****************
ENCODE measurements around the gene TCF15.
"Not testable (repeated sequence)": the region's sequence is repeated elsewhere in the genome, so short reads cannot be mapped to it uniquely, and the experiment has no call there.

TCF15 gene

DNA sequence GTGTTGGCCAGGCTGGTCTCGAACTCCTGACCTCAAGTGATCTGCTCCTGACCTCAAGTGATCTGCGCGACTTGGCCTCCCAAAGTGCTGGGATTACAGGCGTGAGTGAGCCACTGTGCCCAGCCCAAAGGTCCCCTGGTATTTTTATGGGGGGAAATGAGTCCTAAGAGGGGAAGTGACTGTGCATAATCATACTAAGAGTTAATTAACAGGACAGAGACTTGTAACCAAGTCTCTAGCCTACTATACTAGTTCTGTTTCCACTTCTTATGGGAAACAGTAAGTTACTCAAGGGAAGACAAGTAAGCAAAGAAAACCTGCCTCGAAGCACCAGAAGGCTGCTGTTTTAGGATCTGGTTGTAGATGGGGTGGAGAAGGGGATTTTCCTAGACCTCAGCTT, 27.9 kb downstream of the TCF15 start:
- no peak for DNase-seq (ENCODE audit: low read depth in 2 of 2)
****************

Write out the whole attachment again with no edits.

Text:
ENCODE measurements around the gene TCF15.
"Not testable (repeated sequence)": the region's sequence is repeated elsewhere in the genome, so short reads cannot be mapped to it uniquely, and the experiment has no call there.

TCF15 gene

DNA sequence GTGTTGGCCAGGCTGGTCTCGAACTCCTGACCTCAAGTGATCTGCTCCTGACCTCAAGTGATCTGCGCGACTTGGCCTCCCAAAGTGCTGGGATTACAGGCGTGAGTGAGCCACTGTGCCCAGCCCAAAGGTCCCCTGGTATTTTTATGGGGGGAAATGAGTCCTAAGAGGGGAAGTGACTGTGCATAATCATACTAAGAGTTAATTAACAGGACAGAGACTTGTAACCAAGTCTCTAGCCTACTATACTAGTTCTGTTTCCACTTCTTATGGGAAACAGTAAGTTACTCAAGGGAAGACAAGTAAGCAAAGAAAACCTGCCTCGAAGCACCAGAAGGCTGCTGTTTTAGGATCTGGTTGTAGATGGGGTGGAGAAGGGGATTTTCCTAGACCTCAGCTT, 27.9 kb downstream of the TCF15 start:
- no peak for DNase-seq (ENCODE audit: low read depth in 2 of 2)